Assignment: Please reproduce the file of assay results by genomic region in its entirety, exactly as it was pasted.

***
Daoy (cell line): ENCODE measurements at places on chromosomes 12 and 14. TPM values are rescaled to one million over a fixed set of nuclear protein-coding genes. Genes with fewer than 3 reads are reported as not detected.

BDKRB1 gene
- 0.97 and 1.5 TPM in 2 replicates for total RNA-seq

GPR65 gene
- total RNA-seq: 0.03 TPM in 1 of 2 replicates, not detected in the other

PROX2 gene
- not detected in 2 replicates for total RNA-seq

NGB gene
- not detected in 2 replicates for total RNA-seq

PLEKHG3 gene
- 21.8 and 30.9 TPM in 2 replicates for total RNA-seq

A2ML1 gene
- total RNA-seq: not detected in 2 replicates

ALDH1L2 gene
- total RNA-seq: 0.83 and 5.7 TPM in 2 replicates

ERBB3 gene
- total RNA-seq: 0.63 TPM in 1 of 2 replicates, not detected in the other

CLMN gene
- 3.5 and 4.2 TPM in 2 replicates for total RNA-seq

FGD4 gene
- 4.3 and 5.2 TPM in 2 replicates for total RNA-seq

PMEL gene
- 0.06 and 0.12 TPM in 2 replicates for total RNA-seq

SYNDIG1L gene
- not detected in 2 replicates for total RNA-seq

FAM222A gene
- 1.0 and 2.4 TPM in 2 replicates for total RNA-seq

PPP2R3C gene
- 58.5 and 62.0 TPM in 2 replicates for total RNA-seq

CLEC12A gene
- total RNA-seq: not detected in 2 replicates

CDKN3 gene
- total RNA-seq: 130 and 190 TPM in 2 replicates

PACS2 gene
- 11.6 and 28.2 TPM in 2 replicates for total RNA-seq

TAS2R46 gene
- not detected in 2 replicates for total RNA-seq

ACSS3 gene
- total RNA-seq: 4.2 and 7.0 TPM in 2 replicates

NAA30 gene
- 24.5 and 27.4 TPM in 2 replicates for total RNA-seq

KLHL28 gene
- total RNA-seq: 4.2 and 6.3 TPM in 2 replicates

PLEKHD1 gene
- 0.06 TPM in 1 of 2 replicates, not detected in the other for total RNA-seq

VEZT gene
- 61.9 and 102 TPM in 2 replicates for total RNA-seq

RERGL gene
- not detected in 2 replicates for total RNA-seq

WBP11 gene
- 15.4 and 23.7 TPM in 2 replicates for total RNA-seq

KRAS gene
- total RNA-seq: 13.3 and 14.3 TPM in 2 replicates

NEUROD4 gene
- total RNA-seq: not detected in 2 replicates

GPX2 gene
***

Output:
Daoy (cell line): ENCODE measurements at places on chromosomes 12 and 14. TPM values are rescaled to one million over a fixed set of nuclear protein-coding genes. Genes with fewer than 3 reads are reported as not detected.

BDKRB1 gene
- 0.97 and 1.5 TPM in 2 replicates for total RNA-seq

GPR65 gene
- total RNA-seq: 0.03 TPM in 1 of 2 replicates, not detected in the other

PROX2 gene
- not detected in 2 replicates for total RNA-seq

NGB gene
- not detected in 2 replicates for total RNA-seq

PLEKHG3 gene
- 21.8 and 30.9 TPM in 2 replicates for total RNA-seq

A2ML1 gene
- total RNA-seq: not detected in 2 replicates

ALDH1L2 gene
- total RNA-seq: 0.83 and 5.7 TPM in 2 replicates

ERBB3 gene
- total RNA-seq: 0.63 TPM in 1 of 2 replicates, not detected in the other

CLMN gene
- 3.5 and 4.2 TPM in 2 replicates for total RNA-seq

FGD4 gene
- 4.3 and 5.2 TPM in 2 replicates for total RNA-seq

PMEL gene
- 0.06 and 0.12 TPM in 2 replicates for total RNA-seq

SYNDIG1L gene
- not detected in 2 replicates for total RNA-seq

FAM222A gene
- 1.0 and 2.4 TPM in 2 replicates for total RNA-seq

PPP2R3C gene
- 58.5 and 62.0 TPM in 2 replicates for total RNA-seq

CLEC12A gene
- total RNA-seq: not detected in 2 replicates

CDKN3 gene
- total RNA-seq: 130 and 190 TPM in 2 replicates

PACS2 gene
- 11.6 and 28.2 TPM in 2 replicates for total RNA-seq

TAS2R46 gene
- not detected in 2 replicates for total RNA-seq

ACSS3 gene
- total RNA-seq: 4.2 and 7.0 TPM in 2 replicates

NAA30 gene
- 24.5 and 27.4 TPM in 2 replicates for total RNA-seq

KLHL28 gene
- total RNA-seq: 4.2 and 6.3 TPM in 2 replicates

PLEKHD1 gene
- 0.06 TPM in 1 of 2 replicates, not detected in the other for total RNA-seq

VEZT gene
- 61.9 and 102 TPM in 2 replicates for total RNA-seq

RERGL gene
- not detected in 2 replicates for total RNA-seq

WBP11 gene
- 15.4 and 23.7 TPM in 2 replicates for total RNA-seq

KRAS gene
- total RNA-seq: 13.3 and 14.3 TPM in 2 replicates

NEUROD4 gene
- total RNA-seq: not detected in 2 replicates

GPX2 gene